1783 ENGLISH POETRY 1579-1830: SPENSER AND THE TRADITION

Bp. Richard Hurd

Samuel Johnson, 1783; Boswell, Life of Johnson (1791); ed. G. B. Hill (1891) 4:219.



Of Dr. Hurd, Bishop of Worcester, Johnson said to a friend, "Hurd, sir, is one of a set of men who account for everything systematically; for instance, it has been a fashion to wear scarlet breeches; these men would tell you, that according to causes and effects, no other wear could have been at that time chosen." He, however, said of him at another time to the same gentleman, "Hurd, Sir, is a man whose acquaintance is a valuable acquisition."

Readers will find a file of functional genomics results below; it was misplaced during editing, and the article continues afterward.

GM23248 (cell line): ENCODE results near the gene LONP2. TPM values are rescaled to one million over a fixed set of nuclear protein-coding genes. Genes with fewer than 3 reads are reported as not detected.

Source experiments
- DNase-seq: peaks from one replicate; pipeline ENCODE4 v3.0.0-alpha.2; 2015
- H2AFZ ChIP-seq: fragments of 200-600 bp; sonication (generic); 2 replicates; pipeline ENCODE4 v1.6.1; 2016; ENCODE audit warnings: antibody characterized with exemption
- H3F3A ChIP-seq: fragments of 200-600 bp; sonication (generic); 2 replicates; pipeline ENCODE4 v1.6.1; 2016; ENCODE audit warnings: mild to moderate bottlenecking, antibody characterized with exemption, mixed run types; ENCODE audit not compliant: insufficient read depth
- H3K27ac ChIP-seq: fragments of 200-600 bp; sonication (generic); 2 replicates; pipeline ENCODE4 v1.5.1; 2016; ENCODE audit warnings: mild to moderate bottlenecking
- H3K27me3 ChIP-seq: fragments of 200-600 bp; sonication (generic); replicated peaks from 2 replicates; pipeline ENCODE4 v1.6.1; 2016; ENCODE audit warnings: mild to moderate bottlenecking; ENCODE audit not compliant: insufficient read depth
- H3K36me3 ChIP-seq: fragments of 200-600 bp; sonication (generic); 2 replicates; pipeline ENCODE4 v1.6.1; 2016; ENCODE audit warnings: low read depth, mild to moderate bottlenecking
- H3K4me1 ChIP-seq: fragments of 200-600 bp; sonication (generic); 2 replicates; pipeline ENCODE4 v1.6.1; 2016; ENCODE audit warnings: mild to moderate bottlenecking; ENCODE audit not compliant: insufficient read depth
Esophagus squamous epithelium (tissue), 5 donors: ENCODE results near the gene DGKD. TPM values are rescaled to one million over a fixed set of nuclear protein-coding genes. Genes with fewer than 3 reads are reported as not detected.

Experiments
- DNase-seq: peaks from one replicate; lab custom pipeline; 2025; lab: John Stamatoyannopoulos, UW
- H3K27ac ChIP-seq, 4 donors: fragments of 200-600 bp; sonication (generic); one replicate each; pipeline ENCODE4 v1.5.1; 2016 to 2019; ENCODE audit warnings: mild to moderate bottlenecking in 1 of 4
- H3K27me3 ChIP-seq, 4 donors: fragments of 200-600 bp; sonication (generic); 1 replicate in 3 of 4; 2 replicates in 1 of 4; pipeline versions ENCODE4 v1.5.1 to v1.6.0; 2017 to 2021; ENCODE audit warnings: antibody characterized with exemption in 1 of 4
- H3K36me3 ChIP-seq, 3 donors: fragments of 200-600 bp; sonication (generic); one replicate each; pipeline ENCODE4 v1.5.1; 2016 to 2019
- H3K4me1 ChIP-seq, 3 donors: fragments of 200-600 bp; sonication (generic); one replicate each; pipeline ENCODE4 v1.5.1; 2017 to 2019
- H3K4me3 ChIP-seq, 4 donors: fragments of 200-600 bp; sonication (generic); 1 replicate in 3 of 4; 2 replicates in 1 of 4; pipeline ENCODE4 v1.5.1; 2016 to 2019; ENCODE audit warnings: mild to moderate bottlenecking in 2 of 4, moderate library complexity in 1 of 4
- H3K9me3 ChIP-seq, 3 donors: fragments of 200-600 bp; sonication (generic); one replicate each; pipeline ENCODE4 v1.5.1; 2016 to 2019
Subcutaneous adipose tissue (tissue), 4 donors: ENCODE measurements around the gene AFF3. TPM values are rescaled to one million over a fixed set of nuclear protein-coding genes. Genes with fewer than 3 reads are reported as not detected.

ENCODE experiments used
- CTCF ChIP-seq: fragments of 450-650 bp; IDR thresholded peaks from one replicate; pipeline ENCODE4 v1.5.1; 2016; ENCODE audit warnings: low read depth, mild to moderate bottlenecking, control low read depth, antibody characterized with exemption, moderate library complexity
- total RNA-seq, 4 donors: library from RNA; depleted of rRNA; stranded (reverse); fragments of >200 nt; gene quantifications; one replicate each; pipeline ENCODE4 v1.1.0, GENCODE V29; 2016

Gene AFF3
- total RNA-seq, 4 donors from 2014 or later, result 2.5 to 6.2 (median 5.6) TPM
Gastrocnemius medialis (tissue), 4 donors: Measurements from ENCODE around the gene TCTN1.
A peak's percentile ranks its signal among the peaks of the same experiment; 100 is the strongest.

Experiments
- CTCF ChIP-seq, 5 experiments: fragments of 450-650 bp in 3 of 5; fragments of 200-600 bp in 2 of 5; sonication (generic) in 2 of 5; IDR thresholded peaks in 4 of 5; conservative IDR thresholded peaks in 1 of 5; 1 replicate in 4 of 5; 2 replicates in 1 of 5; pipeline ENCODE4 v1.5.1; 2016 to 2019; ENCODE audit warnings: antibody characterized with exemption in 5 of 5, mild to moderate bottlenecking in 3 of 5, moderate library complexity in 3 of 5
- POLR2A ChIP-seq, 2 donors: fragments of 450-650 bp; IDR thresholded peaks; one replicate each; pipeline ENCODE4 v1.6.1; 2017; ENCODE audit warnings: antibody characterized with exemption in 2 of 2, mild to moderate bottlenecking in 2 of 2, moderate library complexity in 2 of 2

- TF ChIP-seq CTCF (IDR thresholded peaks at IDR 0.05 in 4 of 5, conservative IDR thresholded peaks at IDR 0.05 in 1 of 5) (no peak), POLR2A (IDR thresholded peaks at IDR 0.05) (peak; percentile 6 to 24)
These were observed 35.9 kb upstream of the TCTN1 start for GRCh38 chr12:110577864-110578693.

That learned and ingenious Prelate it is well known published at one period of his life Moral and Political Dialogues, with a woefully Whiggish cast. Afterwards, his Lordship having thought better, came to see his errour, and republished the work with a more constitutional spirit. Johnson, however, was unwilling to allow him full credit for his political conversion. I remember when his Lordship declined the honour of being Archbishop of Canterbury, Johnson said, "I am glad he did not go to Lambeth; for, after all, I fear he is a Whig in his heart."